Wednesday, February 20, 2008

The Vanishing Librarians

When the business models and practices invades every aspect of our lives, from our public services to our colleges and universities, this is what happens to a profession.

Here's one snippet:
The success of the enterprise is measured in the number of products collected by patrons, now called “customers.” It is no longer measured in the usefulness or impact of the service on the quality of life in the community served.
I had the experience of working briefly in a public library where my manager called all library patrons "customers" and I spent a lot of my time, a professional librarian, showing people how to use the self-checkout station. I didn't stay there long.

Libraries have distinct missions separate from those of bookstores and other businesses. Such distinctions can be found in the ALA Library Bill of Rights and the Code of Ethics. Examples:
  • "Books and other library resources should be provided for the interest, information, and enlightenment of all people of the community the library serves. Materials should not be excluded because of the origin, background, or views of those contributing to their creation."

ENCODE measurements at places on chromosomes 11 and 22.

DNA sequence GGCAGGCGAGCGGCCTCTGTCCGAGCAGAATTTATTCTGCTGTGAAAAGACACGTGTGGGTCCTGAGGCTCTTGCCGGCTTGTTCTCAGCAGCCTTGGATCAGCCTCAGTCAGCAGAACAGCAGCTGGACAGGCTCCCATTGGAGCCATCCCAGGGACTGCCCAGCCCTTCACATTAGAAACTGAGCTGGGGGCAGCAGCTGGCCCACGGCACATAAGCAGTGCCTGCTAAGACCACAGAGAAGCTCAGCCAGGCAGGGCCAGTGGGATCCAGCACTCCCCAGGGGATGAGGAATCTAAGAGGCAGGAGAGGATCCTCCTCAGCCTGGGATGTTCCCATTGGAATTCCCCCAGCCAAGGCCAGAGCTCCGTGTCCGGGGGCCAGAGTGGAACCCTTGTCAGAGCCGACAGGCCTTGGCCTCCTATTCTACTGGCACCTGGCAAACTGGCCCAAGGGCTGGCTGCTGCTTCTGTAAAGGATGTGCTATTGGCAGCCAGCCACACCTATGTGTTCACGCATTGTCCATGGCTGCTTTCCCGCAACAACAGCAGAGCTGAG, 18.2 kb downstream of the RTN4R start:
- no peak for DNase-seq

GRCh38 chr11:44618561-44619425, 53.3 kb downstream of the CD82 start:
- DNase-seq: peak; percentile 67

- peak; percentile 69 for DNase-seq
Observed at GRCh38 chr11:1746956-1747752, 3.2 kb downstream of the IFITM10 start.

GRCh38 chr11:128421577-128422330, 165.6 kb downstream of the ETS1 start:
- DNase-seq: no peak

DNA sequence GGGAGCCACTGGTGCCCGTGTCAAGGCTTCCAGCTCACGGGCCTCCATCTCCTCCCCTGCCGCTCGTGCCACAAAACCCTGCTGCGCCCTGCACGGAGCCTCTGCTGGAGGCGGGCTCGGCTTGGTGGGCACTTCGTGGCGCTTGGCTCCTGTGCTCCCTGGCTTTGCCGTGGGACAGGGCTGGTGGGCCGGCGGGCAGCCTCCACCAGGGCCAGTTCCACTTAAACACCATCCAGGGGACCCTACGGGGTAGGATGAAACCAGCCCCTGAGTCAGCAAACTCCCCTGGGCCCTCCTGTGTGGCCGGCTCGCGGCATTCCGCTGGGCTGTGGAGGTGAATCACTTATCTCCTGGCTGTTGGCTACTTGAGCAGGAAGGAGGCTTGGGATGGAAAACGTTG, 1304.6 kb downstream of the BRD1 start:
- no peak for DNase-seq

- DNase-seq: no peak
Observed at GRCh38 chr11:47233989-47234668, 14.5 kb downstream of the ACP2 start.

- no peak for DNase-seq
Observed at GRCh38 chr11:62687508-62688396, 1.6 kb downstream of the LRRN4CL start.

• "Libraries should provide materials and information presenting all points of view on current and historical issues. Materials should not be proscribed or removed because of partisan or doctrinal disapproval."
  • "Libraries should challenge censorship in the fulfillment of their responsibility to provide information and enlightenment."
  • "Libraries should cooperate with all persons and groups concerned with resisting abridgment of free expression and free access to ideas."
  • "A person's right to use a library should not be denied or abridged because of origin, age, background, or views."
  • "We [librarians] provide... equitable access..."
  • "We uphold the principles of intellectual freedom..."
  • "We protect each library user's right to privacy..."
Bookstores and other businesses are not obligated to:
  • provide resources for enlightenment,
  • serve all people in its community,
  • provide materials providing all points of view,
  • challenge censorship,
  • resist abridgment of free expression,